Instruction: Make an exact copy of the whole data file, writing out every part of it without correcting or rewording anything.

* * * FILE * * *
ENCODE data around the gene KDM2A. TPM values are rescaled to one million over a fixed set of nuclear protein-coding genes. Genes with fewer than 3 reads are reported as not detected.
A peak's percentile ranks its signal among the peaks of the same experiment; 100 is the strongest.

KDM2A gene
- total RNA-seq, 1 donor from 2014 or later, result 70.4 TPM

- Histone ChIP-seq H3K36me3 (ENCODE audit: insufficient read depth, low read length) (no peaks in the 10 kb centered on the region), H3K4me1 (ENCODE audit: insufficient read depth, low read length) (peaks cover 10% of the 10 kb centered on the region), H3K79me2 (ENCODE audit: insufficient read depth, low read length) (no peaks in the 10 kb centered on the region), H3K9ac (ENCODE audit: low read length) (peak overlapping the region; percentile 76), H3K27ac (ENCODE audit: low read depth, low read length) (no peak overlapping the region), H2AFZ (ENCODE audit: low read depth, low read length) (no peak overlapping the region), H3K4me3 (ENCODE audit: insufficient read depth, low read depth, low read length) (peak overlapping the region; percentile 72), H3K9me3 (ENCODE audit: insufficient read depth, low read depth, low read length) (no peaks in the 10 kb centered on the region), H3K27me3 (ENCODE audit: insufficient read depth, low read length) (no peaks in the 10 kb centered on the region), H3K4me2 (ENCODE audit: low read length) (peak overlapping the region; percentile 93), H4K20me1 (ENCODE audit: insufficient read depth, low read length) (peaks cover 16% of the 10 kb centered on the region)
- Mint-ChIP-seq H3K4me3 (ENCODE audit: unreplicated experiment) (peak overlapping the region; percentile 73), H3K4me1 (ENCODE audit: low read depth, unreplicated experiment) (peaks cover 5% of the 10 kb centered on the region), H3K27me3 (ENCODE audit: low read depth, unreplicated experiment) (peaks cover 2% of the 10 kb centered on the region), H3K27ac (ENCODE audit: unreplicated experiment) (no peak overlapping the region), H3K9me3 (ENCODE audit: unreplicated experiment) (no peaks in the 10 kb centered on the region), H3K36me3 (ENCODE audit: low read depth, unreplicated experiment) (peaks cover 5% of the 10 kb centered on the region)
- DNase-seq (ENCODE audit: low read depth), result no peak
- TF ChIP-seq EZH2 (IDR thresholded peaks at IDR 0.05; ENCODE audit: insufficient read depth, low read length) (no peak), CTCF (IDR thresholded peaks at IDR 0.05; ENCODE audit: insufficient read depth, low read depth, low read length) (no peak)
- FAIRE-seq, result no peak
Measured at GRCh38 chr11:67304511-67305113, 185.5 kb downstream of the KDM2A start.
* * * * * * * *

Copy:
ENCODE data around the gene KDM2A. TPM values are rescaled to one million over a fixed set of nuclear protein-coding genes. Genes with fewer than 3 reads are reported as not detected.
A peak's percentile ranks its signal among the peaks of the same experiment; 100 is the strongest.

KDM2A gene
- total RNA-seq, 1 donor from 2014 or later, result 70.4 TPM

- Histone ChIP-seq H3K36me3 (ENCODE audit: insufficient read depth, low read length) (no peaks in the 10 kb centered on the region), H3K4me1 (ENCODE audit: insufficient read depth, low read length) (peaks cover 10% of the 10 kb centered on the region), H3K79me2 (ENCODE audit: insufficient read depth, low read length) (no peaks in the 10 kb centered on the region), H3K9ac (ENCODE audit: low read length) (peak overlapping the region; percentile 76), H3K27ac (ENCODE audit: low read depth, low read length) (no peak overlapping the region), H2AFZ (ENCODE audit: low read depth, low read length) (no peak overlapping the region), H3K4me3 (ENCODE audit: insufficient read depth, low read depth, low read length) (peak overlapping the region; percentile 72), H3K9me3 (ENCODE audit: insufficient read depth, low read depth, low read length) (no peaks in the 10 kb centered on the region), H3K27me3 (ENCODE audit: insufficient read depth, low read length) (no peaks in the 10 kb centered on the region), H3K4me2 (ENCODE audit: low read length) (peak overlapping the region; percentile 93), H4K20me1 (ENCODE audit: insufficient read depth, low read length) (peaks cover 16% of the 10 kb centered on the region)
- Mint-ChIP-seq H3K4me3 (ENCODE audit: unreplicated experiment) (peak overlapping the region; percentile 73), H3K4me1 (ENCODE audit: low read depth, unreplicated experiment) (peaks cover 5% of the 10 kb centered on the region), H3K27me3 (ENCODE audit: low read depth, unreplicated experiment) (peaks cover 2% of the 10 kb centered on the region), H3K27ac (ENCODE audit: unreplicated experiment) (no peak overlapping the region), H3K9me3 (ENCODE audit: unreplicated experiment) (no peaks in the 10 kb centered on the region), H3K36me3 (ENCODE audit: low read depth, unreplicated experiment) (peaks cover 5% of the 10 kb centered on the region)
- DNase-seq (ENCODE audit: low read depth), result no peak
- TF ChIP-seq EZH2 (IDR thresholded peaks at IDR 0.05; ENCODE audit: insufficient read depth, low read length) (no peak), CTCF (IDR thresholded peaks at IDR 0.05; ENCODE audit: insufficient read depth, low read depth, low read length) (no peak)
- FAIRE-seq, result no peak
Measured at GRCh38 chr11:67304511-67305113, 185.5 kb downstream of the KDM2A start.